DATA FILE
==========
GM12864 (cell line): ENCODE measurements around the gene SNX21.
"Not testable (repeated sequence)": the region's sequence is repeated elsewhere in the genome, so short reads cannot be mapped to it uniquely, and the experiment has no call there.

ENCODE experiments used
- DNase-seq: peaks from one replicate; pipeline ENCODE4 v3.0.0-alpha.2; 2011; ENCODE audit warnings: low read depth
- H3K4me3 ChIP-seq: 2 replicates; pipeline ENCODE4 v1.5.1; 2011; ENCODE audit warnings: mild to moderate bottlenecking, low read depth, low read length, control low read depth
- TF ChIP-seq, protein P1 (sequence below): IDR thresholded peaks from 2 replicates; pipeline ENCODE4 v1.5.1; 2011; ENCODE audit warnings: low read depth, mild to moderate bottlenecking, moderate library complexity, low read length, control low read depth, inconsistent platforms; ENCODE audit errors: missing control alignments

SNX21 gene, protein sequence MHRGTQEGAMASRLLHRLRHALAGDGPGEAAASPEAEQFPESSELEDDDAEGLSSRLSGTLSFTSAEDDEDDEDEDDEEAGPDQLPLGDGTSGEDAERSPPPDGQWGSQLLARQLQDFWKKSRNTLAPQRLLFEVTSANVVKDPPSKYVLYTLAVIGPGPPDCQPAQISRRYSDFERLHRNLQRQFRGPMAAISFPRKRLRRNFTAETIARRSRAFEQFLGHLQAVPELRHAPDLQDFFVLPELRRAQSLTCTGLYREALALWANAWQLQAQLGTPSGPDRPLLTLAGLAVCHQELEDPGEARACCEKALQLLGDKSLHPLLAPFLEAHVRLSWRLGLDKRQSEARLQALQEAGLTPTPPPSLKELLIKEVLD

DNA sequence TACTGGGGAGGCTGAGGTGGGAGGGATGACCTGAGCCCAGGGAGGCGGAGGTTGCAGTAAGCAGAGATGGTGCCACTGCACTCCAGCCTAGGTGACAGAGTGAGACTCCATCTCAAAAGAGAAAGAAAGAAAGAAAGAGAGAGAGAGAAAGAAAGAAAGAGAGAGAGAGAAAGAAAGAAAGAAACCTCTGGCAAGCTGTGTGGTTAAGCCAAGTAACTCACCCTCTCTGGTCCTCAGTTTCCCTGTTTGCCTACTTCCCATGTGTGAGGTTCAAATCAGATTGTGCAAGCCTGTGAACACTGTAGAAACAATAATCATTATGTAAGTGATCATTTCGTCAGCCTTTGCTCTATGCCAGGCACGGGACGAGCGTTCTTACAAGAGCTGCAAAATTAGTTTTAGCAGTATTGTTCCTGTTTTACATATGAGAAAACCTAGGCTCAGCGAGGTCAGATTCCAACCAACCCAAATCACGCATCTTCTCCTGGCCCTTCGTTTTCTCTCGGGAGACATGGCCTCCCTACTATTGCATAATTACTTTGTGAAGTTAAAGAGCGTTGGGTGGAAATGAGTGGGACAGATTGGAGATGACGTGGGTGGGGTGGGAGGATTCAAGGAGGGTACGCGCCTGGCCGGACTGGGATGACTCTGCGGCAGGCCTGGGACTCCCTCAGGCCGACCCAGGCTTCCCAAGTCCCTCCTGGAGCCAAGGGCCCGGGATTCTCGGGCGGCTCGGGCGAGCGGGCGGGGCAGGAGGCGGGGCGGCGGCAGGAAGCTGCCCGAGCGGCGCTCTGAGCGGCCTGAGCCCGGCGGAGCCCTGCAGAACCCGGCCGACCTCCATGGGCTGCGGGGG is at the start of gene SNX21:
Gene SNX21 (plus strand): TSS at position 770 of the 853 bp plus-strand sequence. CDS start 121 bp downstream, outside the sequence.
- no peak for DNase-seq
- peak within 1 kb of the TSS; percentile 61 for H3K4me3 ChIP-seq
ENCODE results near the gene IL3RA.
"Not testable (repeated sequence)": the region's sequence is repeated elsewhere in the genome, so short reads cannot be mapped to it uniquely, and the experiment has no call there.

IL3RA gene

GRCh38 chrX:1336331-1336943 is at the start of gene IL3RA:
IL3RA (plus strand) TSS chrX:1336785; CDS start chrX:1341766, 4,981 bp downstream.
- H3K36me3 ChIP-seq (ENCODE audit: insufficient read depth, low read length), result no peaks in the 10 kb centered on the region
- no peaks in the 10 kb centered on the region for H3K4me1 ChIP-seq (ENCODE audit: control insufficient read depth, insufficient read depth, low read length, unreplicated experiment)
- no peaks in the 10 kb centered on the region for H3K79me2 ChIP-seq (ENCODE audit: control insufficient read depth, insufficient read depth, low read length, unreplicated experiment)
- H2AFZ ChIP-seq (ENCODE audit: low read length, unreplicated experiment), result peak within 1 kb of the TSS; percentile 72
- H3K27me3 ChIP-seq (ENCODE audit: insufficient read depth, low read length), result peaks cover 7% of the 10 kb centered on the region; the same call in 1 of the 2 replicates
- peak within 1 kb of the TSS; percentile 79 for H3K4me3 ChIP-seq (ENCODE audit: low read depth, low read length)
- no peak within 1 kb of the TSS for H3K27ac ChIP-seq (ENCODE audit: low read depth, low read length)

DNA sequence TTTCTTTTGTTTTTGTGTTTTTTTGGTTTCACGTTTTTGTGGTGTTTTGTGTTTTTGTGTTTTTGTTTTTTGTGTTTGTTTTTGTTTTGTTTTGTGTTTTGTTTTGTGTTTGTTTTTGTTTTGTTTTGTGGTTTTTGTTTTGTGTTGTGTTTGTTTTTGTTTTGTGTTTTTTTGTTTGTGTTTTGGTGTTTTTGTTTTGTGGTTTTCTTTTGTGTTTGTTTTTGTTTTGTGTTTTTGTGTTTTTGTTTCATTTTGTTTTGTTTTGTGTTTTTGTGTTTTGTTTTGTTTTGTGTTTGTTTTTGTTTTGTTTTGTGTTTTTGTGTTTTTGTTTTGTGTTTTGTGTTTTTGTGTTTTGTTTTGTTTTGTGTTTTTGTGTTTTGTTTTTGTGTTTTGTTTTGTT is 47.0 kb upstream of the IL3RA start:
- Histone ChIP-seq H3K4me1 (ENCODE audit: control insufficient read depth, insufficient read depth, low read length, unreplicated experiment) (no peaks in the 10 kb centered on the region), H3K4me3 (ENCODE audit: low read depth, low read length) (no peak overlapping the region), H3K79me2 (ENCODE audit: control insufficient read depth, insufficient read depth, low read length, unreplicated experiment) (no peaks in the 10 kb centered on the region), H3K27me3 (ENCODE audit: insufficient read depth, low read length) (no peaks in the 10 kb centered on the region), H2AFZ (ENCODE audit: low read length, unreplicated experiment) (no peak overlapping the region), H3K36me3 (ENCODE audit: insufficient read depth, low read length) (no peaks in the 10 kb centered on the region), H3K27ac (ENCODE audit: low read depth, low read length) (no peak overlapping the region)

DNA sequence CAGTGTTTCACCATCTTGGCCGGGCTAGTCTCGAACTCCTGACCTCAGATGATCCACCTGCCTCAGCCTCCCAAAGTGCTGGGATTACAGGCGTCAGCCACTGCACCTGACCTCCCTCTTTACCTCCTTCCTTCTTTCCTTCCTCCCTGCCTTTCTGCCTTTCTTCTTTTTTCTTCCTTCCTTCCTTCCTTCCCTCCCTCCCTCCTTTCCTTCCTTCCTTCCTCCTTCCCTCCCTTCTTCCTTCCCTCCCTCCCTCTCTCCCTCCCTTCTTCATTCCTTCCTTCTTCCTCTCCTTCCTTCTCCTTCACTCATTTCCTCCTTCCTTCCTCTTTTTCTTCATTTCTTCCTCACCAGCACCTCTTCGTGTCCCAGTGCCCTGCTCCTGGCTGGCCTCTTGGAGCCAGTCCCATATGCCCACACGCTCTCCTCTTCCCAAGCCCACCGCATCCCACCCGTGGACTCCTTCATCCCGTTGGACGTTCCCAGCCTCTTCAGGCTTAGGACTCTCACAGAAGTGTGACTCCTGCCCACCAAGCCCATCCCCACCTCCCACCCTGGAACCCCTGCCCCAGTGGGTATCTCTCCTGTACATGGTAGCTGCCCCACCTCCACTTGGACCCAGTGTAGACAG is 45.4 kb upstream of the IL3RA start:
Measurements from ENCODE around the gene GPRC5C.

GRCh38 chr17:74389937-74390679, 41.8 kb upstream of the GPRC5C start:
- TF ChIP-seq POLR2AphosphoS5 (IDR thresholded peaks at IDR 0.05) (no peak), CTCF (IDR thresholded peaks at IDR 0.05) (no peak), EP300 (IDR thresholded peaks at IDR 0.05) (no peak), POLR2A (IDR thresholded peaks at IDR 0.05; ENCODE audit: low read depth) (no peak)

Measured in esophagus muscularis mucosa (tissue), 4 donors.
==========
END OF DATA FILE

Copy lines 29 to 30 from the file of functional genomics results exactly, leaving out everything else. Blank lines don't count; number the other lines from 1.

- TF ChIP-seq POLR2AphosphoS5 (IDR thresholded peaks at IDR 0.05) (no peak), CTCF (IDR thresholded peaks at IDR 0.05) (no peak), EP300 (IDR thresholded peaks at IDR 0.05) (no peak), POLR2A (IDR thresholded peaks at IDR 0.05; ENCODE audit: low read depth) (no peak)

Measured in esophagus muscularis mucosa (tissue), 4 donors.